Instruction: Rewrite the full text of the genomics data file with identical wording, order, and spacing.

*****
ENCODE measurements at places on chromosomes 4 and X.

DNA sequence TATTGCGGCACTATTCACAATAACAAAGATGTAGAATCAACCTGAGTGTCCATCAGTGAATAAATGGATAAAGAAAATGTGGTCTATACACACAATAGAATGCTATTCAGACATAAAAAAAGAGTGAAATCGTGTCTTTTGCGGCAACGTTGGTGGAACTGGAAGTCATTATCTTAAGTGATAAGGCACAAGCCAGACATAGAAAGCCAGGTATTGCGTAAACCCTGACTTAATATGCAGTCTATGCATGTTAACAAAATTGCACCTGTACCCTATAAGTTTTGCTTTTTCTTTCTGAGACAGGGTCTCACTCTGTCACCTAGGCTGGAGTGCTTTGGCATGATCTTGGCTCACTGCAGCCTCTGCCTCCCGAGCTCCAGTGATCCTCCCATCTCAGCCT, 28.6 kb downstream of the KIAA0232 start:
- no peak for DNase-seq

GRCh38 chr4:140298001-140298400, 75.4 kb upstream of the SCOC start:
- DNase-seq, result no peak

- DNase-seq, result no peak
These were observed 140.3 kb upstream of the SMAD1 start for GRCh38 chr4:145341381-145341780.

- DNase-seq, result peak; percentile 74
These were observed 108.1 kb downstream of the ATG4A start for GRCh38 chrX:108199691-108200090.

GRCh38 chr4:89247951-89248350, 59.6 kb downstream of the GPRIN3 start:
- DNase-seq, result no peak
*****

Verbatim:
ENCODE measurements at places on chromosomes 4 and X.

DNA sequence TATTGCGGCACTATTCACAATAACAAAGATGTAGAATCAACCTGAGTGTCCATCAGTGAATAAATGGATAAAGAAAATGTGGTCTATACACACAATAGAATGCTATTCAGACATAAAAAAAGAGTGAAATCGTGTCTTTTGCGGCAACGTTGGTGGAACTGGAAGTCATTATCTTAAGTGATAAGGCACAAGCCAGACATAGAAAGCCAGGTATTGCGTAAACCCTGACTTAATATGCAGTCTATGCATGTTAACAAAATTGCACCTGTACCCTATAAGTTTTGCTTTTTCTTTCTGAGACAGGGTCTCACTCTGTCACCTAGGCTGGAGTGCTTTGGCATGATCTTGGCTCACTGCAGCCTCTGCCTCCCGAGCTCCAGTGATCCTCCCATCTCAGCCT, 28.6 kb downstream of the KIAA0232 start:
- no peak for DNase-seq

GRCh38 chr4:140298001-140298400, 75.4 kb upstream of the SCOC start:
- DNase-seq, result no peak

- DNase-seq, result no peak
These were observed 140.3 kb upstream of the SMAD1 start for GRCh38 chr4:145341381-145341780.

- DNase-seq, result peak; percentile 74
These were observed 108.1 kb downstream of the ATG4A start for GRCh38 chrX:108199691-108200090.

GRCh38 chr4:89247951-89248350, 59.6 kb downstream of the GPRIN3 start:
- DNase-seq, result no peak